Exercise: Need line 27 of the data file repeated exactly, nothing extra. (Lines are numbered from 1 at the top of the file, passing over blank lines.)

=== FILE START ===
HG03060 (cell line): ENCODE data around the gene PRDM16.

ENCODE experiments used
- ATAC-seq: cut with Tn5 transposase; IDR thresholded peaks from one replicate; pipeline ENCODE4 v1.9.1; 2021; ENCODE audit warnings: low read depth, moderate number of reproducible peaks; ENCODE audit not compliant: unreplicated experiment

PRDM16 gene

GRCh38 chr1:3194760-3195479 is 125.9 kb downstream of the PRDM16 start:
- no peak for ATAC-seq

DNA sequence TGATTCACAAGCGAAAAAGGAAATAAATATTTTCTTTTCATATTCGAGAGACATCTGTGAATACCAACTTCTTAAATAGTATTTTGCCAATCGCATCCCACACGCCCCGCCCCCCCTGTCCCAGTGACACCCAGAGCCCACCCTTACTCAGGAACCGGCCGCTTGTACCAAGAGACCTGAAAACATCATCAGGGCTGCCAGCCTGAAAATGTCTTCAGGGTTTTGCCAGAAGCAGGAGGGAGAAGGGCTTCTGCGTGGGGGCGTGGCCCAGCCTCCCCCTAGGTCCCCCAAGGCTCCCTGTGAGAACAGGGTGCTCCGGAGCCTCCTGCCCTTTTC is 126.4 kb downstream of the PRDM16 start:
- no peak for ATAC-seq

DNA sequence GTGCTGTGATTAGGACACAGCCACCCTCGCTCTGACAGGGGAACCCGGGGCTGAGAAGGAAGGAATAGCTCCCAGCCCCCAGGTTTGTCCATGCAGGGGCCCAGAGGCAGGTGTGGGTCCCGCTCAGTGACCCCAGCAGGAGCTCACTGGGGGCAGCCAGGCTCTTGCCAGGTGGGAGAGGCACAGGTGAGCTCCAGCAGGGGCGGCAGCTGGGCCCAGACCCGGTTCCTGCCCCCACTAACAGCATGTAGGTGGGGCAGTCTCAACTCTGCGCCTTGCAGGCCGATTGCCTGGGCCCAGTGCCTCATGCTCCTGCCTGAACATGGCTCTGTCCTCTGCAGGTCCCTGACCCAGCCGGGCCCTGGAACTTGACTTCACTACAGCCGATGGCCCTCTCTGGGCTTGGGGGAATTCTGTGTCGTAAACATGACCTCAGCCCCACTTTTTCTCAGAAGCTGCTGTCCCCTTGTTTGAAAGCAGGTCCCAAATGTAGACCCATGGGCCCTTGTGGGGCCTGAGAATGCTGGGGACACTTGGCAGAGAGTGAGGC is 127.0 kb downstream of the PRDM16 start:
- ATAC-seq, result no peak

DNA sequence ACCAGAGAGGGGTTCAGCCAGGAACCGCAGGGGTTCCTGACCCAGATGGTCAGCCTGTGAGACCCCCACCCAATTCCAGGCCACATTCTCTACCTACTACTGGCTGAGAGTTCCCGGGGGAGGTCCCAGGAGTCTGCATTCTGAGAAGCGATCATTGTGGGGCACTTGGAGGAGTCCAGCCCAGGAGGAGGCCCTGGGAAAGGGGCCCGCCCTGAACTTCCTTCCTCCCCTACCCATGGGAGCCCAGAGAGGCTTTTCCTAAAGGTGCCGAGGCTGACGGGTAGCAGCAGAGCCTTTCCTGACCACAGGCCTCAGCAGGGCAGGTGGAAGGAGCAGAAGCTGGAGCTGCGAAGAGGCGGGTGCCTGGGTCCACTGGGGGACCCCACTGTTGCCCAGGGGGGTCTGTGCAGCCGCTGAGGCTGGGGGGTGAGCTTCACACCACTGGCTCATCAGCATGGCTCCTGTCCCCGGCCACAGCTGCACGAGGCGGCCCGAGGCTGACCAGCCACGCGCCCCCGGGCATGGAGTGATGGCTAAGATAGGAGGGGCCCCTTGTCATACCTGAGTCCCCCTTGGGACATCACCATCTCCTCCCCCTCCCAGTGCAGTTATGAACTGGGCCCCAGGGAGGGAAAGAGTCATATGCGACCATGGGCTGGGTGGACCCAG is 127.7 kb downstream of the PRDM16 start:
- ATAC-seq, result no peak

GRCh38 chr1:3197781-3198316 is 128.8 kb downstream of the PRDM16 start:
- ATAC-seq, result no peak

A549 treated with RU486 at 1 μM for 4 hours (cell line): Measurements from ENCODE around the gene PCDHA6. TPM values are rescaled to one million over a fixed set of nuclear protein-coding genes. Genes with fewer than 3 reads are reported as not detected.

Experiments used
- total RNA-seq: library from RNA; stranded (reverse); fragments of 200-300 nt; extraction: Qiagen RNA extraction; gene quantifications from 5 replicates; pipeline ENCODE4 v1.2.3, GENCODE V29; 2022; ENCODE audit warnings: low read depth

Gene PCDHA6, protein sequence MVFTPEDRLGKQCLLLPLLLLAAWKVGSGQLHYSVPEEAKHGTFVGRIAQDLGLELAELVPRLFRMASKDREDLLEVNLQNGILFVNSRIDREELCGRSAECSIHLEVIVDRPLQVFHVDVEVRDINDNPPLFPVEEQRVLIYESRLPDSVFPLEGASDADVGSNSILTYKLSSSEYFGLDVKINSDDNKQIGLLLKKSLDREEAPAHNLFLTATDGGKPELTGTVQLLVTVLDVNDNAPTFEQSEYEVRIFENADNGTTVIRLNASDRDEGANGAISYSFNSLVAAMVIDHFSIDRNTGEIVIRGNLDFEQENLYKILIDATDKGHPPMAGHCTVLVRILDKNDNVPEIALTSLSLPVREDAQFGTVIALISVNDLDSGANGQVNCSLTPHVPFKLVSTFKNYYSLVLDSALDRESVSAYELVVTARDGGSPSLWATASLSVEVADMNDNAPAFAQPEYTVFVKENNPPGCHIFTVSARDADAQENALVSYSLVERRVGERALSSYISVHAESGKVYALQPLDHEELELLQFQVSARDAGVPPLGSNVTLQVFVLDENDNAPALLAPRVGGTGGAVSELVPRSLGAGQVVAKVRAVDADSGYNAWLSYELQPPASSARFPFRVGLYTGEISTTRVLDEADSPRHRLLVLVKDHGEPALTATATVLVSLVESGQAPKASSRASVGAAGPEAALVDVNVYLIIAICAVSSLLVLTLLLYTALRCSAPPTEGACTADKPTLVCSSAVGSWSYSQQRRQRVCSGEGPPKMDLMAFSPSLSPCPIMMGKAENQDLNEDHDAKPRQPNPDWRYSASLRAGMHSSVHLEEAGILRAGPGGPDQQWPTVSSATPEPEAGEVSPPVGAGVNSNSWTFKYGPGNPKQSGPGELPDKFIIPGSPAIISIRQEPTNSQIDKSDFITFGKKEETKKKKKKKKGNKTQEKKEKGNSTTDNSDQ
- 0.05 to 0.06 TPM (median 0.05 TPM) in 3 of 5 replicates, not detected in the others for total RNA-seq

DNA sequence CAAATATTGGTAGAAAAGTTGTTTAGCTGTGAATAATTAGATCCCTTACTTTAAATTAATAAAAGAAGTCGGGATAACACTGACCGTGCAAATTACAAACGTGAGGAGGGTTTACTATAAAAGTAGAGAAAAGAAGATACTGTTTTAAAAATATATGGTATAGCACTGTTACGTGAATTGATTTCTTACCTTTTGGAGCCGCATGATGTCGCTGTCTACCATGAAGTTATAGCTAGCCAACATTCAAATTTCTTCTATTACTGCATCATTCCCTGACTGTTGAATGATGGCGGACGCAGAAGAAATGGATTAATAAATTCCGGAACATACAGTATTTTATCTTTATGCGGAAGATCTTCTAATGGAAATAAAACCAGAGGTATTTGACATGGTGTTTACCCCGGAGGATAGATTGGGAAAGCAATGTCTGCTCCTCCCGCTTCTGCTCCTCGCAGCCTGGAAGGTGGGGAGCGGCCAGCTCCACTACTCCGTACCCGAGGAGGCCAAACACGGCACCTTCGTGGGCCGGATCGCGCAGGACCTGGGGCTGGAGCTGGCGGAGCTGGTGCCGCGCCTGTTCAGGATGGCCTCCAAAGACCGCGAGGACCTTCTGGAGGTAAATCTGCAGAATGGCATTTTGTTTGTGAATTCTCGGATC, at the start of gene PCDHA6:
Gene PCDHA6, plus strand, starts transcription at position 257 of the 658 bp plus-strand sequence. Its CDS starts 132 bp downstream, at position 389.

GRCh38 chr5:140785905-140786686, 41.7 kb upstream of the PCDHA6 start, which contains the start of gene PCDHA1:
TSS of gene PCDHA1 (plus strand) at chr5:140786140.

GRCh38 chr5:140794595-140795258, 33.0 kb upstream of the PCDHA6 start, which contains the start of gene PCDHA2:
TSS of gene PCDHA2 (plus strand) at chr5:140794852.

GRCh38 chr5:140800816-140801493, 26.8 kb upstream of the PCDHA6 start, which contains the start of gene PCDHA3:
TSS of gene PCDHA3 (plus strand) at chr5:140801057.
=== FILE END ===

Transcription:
TSS of gene PCDHA3 (plus strand) at chr5:140801057.